Drought-Resistant Flowering Shrubs

Drought-resistant flowering shrubs are worthy landscape additions, but the term "drought-resistant" does not mean the plant does best in drought conditions, only that it will tolerate periods of low rainfall or supplemental irrigation. Healthy shrubs, grown in nutrient-rich, moisture-retentive soil tolerate drought better than a shrub growing in adverse conditions. Watering plants deeply once a week during the first summer encourages deep root growth. Transplanting shrubs in the fall is recommended over springtime planting because it allows the roots to establish before the heat of summer sets in.


Gardenias (Gardenia augusta), densely foliated, evergreen shrubs have 4-inch, dark green leaves and produce fragrant, 3-inch, waxy, white flowers in spring and summer. Gardenia plant habit and size varies by cultivar, but may reach 8 feet tall. The cultivarRadicans is a low-growing, spreading gardenia, less than 2 feet tall. Cold hardy to USDA zone 8, gardenias prefer full sun to partial shade locations and fertile, well-drained, acidic soils.

Heavenly Bamboo

Heavenly bamboo (Nandina domestica), also known as sacred bamboo, is not a true bamboo. It is a clump-forming, deciduous, upright shrub commonly seen 5 to 6 feet tall. Its stems are cane-like with 2-foot compound leaves clustered near the tips. Heavenly bamboo flowers, moderately showy, consist of 1-foot panicles of small, white blooms in late spring. Hardy to USDA zone 7, grow heavenly bamboo in full sun to partial shade in nutrient-rich, organic soils.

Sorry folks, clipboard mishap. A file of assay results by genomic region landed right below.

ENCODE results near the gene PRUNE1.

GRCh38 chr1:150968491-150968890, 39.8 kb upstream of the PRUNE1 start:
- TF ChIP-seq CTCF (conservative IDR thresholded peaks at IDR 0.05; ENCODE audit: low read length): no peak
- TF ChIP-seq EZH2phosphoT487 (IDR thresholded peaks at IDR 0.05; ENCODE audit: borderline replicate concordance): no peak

Crepemyrtles (Lagerstroemia indica), deciduous shrubs or small trees, reach to 40 feet tall, but dwarf cultivars are commercially available. Cultivar Dazzle Me Pink, reaches just 5 feet high. Crepemyrtles have smooth, showy brown stems with flower colors varying by cultivar, including white, pink, red or purple clusters blooming from spring through much of the summer. Crepemyrtles, hardy to USDA zone 7, prefer full sun and various well-drained soils.


Oleander (Nerium oleander) is an upright, evergreen shrub with many branches often originating from its base. Oleander shrubs reach up to 20 feet tall, with 6- to 12-foot spread. Simple, lance-like, 10-inch leaves are smooth and leathery, dark-green with lighter green undersides. Oleander produces 2-inch, funnel-shaped flowers in single and double forms in red, pink, yellow or white. All parts of Oleander are highly toxic. Hardy in USDA zones 8b to 11, Oleander prefers full sun for best flowering or partial shade on various soil types. Oleander is tolerant of drought, wind and salt.

Keywords: drought tolerant shrubs, drought resistant plants, flowering shrubs

About this Author

Marie Roberts is a freelance writer based in north central Florida. She has a B.S. in horticultural sciences from the University of Florida. Roberts began writing in 2002 and is published in the "Proceedings of the Florida State Horticultural Society."